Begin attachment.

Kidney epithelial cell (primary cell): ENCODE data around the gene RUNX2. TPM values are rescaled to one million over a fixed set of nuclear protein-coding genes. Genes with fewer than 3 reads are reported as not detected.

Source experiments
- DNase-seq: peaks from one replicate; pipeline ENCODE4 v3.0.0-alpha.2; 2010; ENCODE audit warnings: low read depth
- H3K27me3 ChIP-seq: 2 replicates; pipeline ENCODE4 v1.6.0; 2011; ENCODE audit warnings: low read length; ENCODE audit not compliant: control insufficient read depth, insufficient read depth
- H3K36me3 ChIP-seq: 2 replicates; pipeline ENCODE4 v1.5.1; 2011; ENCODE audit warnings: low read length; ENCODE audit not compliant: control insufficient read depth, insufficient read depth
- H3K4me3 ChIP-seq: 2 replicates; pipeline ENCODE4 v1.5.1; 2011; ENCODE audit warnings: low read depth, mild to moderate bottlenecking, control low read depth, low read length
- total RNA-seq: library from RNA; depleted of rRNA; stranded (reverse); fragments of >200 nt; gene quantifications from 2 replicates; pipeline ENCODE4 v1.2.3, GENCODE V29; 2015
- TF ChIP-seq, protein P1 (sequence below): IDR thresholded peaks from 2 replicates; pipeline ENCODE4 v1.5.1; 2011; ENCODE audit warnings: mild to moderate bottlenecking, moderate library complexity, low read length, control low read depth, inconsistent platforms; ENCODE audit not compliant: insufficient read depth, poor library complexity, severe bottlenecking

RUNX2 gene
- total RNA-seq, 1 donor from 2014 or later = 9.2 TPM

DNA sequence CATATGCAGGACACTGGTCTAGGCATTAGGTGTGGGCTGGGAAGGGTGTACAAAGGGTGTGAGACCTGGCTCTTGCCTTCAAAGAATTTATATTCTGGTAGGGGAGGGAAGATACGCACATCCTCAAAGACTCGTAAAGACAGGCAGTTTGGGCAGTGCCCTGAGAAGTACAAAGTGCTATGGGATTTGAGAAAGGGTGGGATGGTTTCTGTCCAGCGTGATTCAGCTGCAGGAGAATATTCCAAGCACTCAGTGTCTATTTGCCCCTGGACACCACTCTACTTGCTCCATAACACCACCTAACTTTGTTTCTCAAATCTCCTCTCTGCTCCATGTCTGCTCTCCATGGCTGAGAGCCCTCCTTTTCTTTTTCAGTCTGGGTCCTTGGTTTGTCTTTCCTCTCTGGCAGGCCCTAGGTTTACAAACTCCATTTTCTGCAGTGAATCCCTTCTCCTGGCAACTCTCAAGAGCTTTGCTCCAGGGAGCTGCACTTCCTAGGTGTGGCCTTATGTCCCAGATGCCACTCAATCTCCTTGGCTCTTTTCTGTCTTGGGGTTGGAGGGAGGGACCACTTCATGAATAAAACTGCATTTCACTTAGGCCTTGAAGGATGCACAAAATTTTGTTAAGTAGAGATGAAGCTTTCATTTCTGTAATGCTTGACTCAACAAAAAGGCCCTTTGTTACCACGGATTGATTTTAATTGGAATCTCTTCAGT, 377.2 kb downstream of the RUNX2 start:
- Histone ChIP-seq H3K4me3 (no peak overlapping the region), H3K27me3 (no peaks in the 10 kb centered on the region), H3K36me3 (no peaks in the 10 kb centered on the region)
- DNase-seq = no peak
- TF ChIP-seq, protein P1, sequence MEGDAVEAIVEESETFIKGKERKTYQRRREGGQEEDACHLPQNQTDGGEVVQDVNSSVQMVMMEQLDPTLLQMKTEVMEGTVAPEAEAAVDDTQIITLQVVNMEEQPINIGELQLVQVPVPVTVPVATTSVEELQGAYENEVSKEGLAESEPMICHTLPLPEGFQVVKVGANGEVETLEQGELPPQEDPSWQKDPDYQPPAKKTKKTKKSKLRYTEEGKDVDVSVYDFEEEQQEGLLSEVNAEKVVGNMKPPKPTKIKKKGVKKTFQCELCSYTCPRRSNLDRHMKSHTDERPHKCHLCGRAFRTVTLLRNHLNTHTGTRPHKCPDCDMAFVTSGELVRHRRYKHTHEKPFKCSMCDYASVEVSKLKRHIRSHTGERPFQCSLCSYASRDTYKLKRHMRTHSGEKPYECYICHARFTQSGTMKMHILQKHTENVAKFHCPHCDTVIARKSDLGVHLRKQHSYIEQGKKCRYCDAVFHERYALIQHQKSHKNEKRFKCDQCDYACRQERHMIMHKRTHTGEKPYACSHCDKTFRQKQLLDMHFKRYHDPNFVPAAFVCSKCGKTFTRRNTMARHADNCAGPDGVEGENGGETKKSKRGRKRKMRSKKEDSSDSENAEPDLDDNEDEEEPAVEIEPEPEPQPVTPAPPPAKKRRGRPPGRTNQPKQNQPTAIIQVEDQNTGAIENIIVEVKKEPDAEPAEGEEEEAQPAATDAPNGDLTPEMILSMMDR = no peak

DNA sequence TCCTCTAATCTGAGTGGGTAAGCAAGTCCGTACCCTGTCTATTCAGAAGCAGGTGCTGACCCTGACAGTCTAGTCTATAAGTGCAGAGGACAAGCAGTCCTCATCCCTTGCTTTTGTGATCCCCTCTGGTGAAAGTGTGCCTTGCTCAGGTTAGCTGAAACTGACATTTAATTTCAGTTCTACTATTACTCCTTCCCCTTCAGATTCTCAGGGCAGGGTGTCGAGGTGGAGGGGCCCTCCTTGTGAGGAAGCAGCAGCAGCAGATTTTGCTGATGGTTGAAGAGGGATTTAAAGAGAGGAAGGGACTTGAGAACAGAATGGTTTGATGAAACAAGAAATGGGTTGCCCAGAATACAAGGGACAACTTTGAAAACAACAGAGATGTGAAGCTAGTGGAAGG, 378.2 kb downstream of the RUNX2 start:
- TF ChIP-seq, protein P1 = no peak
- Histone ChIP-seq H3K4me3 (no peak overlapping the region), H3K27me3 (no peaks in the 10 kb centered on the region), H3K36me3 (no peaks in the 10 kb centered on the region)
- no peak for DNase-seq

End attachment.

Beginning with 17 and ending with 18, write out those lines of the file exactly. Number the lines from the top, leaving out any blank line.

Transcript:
- Histone ChIP-seq H3K4me3 (no peak overlapping the region), H3K27me3 (no peaks in the 10 kb centered on the region), H3K36me3 (no peaks in the 10 kb centered on the region)
- no peak for DNase-seq